Wednesday, July 3, 2013

Forsaking Egypt

This year I have been working my way through Exodus:  Saved for God's Glory from the Preaching the Word series by Philip Graham Ryken (Copyright 2005, ISBN 978-1-4335-3539-0).

Let's start with a quote from pp. 705-706:

"But perhaps the most beautiful picture of the gospel comes from the law's special provision for a slave who wanted to enter his master's permanent service.  God said:  "But if the servant declares, 'I love my master and my wife and children and do not want to go free,' then his master must take him before the judges.  He shall take him to the door or the doorpost and pierce his ear with an awl.  Then he will be his servant for life" (Exod. 21:5,6).
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This special provision of the law has much to teach us about our relationship to God.  David wrote about it in one of his psalms:
"Sacrifice and offering you did not desire,
but my ears you have pierced;
burnt offering and sin offerings
you did not require.
Then I said, "Here I am, I have come-
it is written about me in the scroll.
I desire to do your will, O my God;
your law is within my heart."  (Psalm 40:6-8)

According to David, pleasing God means more than simply offering a sacrifice for sin.  It also means doing what God says, obeying him the way a servant obeys the master he loves.  To illustrate this, David referred to the ancient custom and compared himself to a servant who had his ear pierced.  He had learned to hear and obey, offering himself in loving service to God."

This sounds really good, doesn't it?  I was all ready to mark the cross-reference in my Bible (Exodus 21:6 to Psalm 40:6).  So I open my King James Bible to Psalm 40 and find this:  "Sacrifice and offering thou didst not desire; mine ears hast thou opened: burnt offering and sin offering hast thou not required," (Psalm 40:6).

Obviously, an opened ear is not the same as a pierced ear.  In reading the King James, these two verses are not linked like Mr. Ryken intimated.  Without the piercing imagery, there's no connection at all.

At the beginning of his book, Mr. Ryken notes that "unless otherwise indicated Scripture quotations are taken from The Holy Bible" NIV (copyright 1973, 1978, 1984, 2011).  Scripture quotations are also indicated from the KJV, ESV (copyright 2001), and NLT (copyright 1996).

So which translation is the author quoting from?  My favorite Bible website is Blue Letter Bible.  However, when I typed in the  phrase 'my ears you have pierced', I found that there is no current Bible translation that uses this phrase.  It is from the NIV 1984 edition, which was revised in 2011.  The new NIV 2011 edition uses the phrase 'my ears you have opened', like all the other translations.

This scenario leads me to ponder a few questions:
  1. If I want to be a good steward of the time God has given me, why should I read modern commentaries that use multiple translations and make biblical associations that may or may not be true depending on whether or not the edition is updated?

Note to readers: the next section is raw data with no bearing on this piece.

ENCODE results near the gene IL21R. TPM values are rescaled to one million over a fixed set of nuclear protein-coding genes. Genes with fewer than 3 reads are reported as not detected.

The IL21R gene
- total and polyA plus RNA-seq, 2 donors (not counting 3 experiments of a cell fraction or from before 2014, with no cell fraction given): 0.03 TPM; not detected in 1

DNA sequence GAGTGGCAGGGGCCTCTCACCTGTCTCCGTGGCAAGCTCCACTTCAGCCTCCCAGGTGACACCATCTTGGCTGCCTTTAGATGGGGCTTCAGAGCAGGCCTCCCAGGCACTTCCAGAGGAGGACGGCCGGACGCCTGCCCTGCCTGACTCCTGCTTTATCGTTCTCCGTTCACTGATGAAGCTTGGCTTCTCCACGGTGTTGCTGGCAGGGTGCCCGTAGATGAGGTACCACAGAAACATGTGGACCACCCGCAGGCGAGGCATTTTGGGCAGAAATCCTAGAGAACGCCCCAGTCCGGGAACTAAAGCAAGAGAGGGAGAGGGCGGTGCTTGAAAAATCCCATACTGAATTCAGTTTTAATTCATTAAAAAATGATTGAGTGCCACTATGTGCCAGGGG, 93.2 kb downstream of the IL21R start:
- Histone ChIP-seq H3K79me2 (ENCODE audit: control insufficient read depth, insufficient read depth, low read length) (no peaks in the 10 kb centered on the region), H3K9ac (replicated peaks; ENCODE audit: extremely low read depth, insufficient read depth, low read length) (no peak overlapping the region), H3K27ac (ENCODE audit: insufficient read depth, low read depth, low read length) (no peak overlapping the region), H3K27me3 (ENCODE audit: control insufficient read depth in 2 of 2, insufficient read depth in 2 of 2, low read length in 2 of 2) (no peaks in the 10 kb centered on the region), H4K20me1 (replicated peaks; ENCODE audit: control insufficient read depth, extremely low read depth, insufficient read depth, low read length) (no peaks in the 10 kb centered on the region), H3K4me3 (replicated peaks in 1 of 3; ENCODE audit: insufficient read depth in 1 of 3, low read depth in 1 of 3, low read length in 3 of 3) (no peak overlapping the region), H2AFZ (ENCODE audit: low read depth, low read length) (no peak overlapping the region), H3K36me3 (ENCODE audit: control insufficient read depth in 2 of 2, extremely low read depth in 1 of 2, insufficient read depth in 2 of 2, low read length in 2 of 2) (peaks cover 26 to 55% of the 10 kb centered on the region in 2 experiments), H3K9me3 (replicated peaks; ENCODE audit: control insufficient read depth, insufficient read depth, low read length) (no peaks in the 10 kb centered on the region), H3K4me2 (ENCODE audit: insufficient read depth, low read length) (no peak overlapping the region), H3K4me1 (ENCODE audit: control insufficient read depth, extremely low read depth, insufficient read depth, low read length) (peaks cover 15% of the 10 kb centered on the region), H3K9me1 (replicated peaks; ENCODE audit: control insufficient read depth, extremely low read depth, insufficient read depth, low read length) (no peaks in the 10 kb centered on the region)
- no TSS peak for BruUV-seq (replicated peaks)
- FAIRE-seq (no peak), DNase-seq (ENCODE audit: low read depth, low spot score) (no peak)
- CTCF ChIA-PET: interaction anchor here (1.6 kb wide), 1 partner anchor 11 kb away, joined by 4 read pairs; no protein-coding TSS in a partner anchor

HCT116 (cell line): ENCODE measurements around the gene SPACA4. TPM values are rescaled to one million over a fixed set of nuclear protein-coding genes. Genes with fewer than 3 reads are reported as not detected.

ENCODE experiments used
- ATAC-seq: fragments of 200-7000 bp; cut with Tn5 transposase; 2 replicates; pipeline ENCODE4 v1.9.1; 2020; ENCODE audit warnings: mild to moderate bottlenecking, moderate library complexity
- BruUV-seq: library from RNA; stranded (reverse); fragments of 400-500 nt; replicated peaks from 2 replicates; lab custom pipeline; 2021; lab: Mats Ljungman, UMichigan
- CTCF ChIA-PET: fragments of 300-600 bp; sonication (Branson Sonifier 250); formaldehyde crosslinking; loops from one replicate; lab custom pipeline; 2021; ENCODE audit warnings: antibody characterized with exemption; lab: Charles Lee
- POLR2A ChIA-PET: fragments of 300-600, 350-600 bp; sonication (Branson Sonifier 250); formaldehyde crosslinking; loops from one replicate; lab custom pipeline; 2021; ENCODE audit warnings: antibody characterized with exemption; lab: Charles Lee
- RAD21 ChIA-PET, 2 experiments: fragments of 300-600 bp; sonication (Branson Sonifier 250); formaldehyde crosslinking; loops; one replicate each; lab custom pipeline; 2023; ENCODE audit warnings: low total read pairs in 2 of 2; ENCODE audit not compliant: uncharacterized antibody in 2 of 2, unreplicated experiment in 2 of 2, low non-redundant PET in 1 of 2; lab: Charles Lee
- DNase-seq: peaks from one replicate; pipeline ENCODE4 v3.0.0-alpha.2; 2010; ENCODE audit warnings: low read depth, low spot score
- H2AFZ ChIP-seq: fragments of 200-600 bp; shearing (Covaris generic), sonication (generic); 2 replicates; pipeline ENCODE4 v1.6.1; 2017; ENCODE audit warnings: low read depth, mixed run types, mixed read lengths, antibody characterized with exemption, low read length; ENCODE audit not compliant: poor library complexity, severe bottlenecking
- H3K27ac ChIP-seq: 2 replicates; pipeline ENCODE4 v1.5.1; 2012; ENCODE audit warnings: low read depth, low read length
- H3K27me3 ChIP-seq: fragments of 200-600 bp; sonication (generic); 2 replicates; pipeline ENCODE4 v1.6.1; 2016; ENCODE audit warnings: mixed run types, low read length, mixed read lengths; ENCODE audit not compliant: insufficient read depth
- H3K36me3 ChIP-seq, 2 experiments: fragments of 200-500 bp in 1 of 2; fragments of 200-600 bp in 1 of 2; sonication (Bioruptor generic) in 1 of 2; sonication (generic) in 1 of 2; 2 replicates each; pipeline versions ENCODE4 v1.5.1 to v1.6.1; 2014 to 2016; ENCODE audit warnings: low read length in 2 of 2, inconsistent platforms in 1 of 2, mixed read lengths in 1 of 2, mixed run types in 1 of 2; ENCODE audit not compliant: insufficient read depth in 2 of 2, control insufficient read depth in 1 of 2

2. Why don't modern commentaries use just one translation? (this seems like the more honest approach, rather than quoting a verse from the translation that supports a specific point)
So what's my take away from all of this?  I was on page 721 out of 1164 page book.  Did I quit?  Yes, which is not like me at all.  I usually finish what I start; but in this case, I saw no need to continue, given the discrepancy I saw because of the variety of Bible translations used.  I was making mental associations that were not in the Bible, so I've decided not to use a commentary that uses multiple Bible translations, which I realize excludes many, if not all, of the modern commentaries.  But really, I want to understand what the Bible says, not what an author thinks that it should say.

Therefore, my plan is to read & study Matthew Henry's Bible commentary exclusively because the scriptural quotes are from the King James.  In 2012, my husband and I decided to use one version, the King James Bible, for the whole family.  This change has really improved our family devotional time because now we are not trying to figure out how 'your version is different from mine', but we are focused on what the word says and how to apply to our lives.  It's also easier to memorize scripture when your saying the same words.

It would be ideal if the Christian world had just one Bible to read, study, memorize, discuss, and write about.  But I know this will not happen; biblical unity and cohesiveness has been lost at the expense of personal preference.  

To further illustrate the problem that arises from the 100+ English Bible translations that we have, as well as the textual critics that go along with them, Eddie Floretino from Heritage Baptist Church makes the following observation in his sermon on 04/21/03 entitled 'The Reality of False Teachers' (2 Peter):
"Islam is growing in Europe, especially in England.  The preachers of Islam are using the books of our scholars that contradict and question the Bible (its inspiration & the authenticity of Christ) as their material to convince people that the Koran is the word of God."

What we read is important because it shapes what we believe.